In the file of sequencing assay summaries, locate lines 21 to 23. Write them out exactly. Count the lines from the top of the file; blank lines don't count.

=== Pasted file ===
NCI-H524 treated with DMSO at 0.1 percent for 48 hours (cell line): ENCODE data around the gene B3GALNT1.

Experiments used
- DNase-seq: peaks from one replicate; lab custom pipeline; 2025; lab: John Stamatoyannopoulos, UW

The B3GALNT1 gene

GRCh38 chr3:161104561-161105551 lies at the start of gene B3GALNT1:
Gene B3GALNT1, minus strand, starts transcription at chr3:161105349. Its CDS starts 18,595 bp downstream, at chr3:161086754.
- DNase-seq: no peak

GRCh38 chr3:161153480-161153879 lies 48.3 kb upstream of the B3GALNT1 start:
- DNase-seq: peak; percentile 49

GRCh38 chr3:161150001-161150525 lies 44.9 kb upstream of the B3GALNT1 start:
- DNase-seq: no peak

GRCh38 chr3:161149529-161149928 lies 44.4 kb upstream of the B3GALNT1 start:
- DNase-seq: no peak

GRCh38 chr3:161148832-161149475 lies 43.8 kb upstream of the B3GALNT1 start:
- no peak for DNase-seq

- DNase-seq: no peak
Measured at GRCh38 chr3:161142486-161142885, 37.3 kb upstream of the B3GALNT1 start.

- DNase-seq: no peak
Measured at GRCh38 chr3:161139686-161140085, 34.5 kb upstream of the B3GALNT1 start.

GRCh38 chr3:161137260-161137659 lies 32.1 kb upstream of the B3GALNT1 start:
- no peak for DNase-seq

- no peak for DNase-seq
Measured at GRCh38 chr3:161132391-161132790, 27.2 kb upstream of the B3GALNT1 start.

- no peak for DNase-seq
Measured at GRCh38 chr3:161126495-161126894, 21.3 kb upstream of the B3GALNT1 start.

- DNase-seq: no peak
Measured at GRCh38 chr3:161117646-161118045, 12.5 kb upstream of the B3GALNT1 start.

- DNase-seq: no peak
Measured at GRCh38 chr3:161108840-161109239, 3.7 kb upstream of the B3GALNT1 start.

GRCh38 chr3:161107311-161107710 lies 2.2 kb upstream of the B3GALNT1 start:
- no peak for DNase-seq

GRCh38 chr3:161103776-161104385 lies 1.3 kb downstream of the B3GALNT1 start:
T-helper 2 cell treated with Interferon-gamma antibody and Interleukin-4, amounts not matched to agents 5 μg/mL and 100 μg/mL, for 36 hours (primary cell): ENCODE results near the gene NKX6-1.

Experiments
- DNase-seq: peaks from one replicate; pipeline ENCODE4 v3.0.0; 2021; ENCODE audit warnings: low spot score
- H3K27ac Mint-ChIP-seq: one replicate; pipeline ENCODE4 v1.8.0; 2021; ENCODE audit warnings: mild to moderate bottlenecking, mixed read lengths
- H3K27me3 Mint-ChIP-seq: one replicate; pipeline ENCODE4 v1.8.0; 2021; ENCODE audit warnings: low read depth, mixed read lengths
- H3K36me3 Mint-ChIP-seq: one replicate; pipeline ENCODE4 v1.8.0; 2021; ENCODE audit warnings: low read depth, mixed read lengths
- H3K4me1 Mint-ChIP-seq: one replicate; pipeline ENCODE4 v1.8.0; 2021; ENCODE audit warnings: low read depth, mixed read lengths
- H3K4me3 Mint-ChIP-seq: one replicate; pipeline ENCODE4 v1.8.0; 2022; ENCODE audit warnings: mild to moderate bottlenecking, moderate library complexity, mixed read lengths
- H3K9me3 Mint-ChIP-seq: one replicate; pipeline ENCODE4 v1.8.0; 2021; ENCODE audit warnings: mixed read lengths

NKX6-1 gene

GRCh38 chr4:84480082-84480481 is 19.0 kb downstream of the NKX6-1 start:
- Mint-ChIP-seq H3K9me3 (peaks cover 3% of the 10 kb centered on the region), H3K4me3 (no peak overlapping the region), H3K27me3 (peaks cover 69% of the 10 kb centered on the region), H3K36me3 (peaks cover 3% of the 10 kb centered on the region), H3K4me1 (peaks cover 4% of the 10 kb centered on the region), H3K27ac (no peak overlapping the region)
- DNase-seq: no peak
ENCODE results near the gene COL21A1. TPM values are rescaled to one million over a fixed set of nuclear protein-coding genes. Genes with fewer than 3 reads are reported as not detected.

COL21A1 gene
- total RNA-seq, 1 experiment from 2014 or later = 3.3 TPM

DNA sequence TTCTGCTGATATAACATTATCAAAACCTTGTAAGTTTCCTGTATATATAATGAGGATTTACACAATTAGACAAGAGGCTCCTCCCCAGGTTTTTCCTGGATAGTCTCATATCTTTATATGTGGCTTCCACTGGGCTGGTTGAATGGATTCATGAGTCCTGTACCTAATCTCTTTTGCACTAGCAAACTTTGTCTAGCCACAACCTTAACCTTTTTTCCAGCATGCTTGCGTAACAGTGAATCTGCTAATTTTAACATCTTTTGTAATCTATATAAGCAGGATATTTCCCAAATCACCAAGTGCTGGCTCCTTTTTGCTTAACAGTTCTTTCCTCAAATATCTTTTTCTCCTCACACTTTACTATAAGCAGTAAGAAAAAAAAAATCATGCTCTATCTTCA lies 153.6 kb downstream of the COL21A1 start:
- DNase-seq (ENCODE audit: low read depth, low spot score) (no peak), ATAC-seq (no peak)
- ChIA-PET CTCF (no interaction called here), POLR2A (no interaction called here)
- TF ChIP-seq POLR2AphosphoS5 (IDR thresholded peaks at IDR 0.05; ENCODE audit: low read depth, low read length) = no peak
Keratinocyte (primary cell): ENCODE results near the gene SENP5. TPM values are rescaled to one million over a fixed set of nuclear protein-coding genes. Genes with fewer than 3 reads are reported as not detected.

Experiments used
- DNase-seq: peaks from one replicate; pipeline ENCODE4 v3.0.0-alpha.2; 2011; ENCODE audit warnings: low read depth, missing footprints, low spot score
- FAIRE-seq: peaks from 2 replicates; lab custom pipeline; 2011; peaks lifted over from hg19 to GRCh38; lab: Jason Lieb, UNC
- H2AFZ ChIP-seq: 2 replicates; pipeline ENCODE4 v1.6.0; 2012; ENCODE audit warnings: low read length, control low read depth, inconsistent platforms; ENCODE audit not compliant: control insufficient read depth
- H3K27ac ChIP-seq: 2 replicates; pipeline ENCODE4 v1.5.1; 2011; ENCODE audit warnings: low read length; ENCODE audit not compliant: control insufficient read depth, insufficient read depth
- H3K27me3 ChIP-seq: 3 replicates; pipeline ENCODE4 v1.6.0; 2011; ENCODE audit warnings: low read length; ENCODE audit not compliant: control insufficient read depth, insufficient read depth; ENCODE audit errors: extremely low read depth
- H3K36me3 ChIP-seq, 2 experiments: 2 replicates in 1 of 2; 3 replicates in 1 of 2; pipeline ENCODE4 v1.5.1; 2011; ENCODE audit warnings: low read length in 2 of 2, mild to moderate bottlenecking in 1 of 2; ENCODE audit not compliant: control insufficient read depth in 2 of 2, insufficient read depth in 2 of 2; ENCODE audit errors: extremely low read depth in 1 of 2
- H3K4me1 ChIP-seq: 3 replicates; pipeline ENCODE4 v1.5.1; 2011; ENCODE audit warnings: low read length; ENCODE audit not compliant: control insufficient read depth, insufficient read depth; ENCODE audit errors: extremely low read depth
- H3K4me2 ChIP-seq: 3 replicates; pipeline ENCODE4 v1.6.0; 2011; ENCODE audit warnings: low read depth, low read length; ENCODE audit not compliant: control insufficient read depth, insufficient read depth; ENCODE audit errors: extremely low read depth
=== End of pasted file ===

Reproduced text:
- no peak for DNase-seq

- no peak for DNase-seq
Measured at GRCh38 chr3:161132391-161132790, 27.2 kb upstream of the B3GALNT1 start.